Malacañang on Friday said it would not try to stop administration allies in the House of Representatives from pushing for Cha-cha but reminded them that President Aquino’s stance opposing it remained unchanged.
“Our lawmakers are free to push for any initiative under the law, or what we call their advocacies,” deputy presidential spokesperson Abigail Valte told a Palace briefing.
Besides, the new campaign for constitutional amendments has not yet reached a stage where the executive department would be in a position to stop it, she said.
“The position of the President has not changed,” said Valte while acknowledging that Mr. Aquino and his House allies have “divergent positions” on the matter.
The President has repeatedly declared that removing the restrictive economic provisions in the Charter is unnecessary. He disagreed with the view that certain economic provisions, including the limit on foreign ownership of land, were discouraging foreign direct investments.
Colmenares was unconvinced that Mr. Aquino really did not want Cha-cha.
“It’s just posturing,” he said in a text message.
“It is unlikely for President Aquino to directly oppose Cha-cha because he actually agrees with the very policies espoused by Cha-cha proponents. In fact he is already implementing these anti-Filipino policies that favor foreign investors,” he said.
“He’s just afraid of the people’s wrath that’s why he is posturing that he is against it,” Colmenares said.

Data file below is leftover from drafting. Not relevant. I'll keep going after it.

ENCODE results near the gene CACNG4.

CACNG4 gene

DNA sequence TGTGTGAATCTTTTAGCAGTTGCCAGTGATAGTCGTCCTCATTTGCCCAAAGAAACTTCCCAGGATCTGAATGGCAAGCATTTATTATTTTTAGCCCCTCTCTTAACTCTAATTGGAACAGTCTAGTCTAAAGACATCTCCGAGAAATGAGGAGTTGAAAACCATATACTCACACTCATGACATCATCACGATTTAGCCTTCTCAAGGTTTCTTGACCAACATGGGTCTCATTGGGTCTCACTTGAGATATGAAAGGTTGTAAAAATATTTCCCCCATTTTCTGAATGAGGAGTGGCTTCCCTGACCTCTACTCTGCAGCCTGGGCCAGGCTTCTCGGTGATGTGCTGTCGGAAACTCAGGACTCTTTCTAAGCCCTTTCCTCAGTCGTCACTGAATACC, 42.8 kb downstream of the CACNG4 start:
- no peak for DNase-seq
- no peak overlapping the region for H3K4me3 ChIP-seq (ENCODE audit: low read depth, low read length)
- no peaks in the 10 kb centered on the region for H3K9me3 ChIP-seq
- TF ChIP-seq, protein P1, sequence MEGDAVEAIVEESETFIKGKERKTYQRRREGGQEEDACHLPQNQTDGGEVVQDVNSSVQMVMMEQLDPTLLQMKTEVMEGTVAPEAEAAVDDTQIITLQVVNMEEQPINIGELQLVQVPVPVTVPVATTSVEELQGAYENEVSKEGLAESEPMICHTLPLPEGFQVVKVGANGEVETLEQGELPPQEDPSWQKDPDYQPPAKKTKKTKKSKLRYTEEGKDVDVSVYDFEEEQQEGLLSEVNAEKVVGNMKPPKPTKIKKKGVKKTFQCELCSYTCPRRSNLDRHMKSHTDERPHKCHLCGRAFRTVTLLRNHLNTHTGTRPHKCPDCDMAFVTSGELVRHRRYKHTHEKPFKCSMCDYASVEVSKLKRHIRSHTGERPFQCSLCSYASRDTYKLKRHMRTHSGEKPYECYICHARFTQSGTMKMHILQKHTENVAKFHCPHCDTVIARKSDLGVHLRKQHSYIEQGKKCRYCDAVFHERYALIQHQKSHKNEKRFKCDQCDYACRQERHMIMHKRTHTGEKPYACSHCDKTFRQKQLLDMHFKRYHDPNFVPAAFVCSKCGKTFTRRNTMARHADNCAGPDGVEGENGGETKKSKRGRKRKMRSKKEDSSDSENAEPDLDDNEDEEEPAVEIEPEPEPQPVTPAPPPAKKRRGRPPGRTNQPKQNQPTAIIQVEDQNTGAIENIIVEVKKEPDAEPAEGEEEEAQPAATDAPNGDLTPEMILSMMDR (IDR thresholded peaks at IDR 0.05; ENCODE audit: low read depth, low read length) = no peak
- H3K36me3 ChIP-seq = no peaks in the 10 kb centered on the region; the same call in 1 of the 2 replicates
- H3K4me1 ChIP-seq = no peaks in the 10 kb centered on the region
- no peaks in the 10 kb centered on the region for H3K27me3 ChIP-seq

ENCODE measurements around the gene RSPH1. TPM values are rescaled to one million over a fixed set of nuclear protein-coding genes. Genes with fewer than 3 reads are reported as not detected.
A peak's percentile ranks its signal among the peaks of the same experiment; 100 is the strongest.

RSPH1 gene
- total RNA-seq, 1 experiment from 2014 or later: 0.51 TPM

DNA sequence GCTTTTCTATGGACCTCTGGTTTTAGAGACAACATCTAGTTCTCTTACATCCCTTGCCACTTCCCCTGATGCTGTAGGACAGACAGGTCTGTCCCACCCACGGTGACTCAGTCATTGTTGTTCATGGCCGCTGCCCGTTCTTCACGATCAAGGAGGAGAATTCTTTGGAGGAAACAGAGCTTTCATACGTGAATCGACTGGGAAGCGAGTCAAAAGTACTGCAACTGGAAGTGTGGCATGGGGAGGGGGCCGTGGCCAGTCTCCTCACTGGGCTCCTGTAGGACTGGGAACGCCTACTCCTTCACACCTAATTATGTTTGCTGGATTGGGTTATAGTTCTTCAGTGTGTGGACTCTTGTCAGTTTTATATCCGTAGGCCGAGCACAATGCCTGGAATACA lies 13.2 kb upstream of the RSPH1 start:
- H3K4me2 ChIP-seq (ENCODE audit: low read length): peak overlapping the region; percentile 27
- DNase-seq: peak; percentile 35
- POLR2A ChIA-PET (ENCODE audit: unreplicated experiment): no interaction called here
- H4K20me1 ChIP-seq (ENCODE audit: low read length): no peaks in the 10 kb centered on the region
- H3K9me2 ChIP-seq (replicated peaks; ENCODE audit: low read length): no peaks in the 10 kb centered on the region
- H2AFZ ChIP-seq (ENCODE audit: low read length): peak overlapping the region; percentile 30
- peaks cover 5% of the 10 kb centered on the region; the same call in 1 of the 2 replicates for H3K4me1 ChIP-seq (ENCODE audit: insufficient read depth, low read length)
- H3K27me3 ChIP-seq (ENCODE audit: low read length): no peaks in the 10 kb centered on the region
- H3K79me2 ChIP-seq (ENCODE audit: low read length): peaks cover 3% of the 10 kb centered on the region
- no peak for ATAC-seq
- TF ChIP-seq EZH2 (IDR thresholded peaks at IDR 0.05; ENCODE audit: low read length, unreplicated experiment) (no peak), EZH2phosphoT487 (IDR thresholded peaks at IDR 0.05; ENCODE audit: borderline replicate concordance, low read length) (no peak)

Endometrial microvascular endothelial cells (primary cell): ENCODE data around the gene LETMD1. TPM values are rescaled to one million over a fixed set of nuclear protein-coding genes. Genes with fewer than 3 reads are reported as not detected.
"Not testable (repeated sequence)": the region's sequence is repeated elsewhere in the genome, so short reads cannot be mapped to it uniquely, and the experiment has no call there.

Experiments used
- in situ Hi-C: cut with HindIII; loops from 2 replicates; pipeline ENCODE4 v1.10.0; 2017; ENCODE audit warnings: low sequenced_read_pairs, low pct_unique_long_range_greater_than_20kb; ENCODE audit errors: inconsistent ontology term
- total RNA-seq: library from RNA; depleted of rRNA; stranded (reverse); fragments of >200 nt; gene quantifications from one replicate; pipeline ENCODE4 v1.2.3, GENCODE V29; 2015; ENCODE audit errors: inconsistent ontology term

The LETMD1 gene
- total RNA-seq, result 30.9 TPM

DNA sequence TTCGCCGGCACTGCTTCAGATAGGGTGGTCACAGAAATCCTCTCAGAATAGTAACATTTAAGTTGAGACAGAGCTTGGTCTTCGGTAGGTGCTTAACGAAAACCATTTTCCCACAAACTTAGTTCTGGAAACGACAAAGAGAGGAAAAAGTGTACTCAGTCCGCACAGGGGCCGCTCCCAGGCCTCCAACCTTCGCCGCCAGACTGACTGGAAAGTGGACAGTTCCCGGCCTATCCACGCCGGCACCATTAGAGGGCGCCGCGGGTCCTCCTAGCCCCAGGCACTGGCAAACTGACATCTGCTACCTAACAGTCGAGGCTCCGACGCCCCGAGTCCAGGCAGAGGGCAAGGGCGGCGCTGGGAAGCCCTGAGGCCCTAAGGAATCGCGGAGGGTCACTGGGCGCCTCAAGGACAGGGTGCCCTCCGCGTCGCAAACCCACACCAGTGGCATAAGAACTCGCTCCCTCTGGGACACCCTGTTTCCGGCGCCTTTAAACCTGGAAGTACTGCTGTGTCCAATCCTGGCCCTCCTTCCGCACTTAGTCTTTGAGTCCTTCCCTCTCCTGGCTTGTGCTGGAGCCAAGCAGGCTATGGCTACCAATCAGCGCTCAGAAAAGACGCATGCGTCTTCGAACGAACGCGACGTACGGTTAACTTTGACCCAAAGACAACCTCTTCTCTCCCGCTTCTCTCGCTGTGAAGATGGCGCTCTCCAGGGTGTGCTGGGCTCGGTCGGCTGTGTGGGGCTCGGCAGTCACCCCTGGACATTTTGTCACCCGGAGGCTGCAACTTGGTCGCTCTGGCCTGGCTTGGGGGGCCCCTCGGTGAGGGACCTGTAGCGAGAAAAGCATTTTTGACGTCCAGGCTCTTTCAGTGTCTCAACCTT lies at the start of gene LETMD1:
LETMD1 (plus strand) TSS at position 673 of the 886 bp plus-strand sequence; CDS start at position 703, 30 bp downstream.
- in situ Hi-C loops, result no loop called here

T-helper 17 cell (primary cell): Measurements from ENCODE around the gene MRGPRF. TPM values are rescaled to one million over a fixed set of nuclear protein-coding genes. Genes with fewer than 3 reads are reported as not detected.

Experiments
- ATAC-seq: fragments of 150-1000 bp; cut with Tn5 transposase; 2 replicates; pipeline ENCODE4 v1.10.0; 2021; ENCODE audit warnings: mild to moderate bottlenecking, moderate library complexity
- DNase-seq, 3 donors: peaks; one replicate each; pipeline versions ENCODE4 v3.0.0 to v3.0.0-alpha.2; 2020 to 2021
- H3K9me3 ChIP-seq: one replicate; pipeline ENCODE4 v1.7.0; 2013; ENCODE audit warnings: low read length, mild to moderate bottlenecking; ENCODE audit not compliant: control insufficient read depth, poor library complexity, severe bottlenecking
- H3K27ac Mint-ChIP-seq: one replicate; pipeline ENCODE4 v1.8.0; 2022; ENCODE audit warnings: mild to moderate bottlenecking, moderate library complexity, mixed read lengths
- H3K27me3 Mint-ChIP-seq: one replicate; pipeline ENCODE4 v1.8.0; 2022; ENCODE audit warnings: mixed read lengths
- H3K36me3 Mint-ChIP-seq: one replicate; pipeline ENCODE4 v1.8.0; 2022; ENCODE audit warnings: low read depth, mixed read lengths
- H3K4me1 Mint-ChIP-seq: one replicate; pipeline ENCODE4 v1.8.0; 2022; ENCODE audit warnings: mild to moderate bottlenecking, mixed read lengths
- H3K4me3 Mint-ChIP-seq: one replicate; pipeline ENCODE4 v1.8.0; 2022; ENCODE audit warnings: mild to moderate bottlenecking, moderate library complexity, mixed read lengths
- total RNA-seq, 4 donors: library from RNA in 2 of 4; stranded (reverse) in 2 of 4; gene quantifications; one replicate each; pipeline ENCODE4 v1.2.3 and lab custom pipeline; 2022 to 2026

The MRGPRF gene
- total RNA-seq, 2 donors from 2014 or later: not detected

At least one newbie senator seems to appreciate Mr. Aquino’s anti-Cha-cha stance.
“Didn’t President Noynoy [Aquino] already say that this is not a priority? For me, I would rather take my cue from the President,” Sen. Nancy Binay told reporters on Friday.
Sen. Jinggoy Estrada, the acting Senate President, said proponents of Cha-cha should confine themselves to the economic provisions and leave the political provisions, particularly those pertaining to term limits, alone.
“Let’s not touch the present system of government. Let them tackle just the economic provisions,” Estrada said in an interview earlier this week.
He said proposing changes to the political provisions such as on term limits could “turn off the people” and “make the issue complicated.”
CBCP advises caution
The Catholic Bishops’ Conference of the Philippines (CBCP) on Friday said that while many provisions in the Constitution needed to be amended, the government must still be very careful in pursuing Cha-cha.
In an interview through CBCPNews, the organization’s official news service, CBCP president Cebu Archbishop Jose Palma said the bishops’ stand on the matter was for the government to spend more time to study the move.
“Even before, we recognized that there were provisions that should be amended, yet it’s not just a matter of changing them because we already have good laws. It’s just a question of implementing the laws that we have,” Palma said.
“Without denying there are also provisions in the Constitution that need to be changed and yet as we always say, we should be extra cautious and I think we need more time to study it,” he said.
Palma also pointed out that amending the Constitution would surely entail a lot of expense.
“The other dimension to this is also the money involved because there might be other important things that the government should spend on rather than for the purposes of Charter change,” he said. With TJ Burgonio, Norman Bordadora and Jocelyn R. Uy